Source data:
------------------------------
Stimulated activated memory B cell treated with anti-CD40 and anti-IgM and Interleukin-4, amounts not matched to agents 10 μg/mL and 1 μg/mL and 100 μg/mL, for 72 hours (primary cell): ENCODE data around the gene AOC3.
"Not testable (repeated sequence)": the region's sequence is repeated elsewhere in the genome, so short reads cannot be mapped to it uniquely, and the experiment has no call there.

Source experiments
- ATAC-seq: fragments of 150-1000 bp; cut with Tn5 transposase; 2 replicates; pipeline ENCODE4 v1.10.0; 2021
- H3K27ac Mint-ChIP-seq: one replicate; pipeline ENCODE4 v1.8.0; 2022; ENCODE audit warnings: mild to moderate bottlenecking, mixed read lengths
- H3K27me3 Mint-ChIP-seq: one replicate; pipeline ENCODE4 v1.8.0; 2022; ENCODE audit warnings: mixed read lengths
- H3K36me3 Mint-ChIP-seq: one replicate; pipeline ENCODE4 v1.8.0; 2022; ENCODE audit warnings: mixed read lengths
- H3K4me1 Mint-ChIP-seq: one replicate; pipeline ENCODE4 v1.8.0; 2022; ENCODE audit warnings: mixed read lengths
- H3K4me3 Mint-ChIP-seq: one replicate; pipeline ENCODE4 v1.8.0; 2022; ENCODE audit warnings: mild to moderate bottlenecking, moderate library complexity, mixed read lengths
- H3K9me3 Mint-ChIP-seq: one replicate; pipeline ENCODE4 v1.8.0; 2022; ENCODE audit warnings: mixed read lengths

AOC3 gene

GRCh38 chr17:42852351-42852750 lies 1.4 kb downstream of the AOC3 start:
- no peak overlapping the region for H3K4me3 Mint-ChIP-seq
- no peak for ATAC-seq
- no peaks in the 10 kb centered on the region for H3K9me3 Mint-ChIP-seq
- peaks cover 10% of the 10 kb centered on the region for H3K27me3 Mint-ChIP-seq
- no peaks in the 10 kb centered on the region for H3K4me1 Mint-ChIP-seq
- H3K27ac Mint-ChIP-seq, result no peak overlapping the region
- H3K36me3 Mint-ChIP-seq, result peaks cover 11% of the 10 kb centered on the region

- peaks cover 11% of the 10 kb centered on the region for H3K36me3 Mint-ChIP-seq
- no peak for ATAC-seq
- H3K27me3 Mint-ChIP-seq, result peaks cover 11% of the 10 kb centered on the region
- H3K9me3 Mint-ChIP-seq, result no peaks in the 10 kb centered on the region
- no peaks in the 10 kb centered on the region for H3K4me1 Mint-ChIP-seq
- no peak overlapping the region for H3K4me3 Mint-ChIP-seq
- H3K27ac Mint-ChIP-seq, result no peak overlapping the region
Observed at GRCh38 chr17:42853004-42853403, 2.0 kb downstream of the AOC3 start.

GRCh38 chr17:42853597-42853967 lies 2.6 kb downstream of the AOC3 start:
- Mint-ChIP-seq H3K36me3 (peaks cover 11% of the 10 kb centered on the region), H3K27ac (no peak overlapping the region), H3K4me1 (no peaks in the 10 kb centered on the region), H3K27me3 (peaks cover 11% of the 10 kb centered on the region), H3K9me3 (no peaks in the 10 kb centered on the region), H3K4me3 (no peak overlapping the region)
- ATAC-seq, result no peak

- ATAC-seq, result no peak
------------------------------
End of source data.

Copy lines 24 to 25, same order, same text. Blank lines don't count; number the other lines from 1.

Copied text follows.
- no peaks in the 10 kb centered on the region for H3K4me1 Mint-ChIP-seq
- no peak overlapping the region for H3K4me3 Mint-ChIP-seq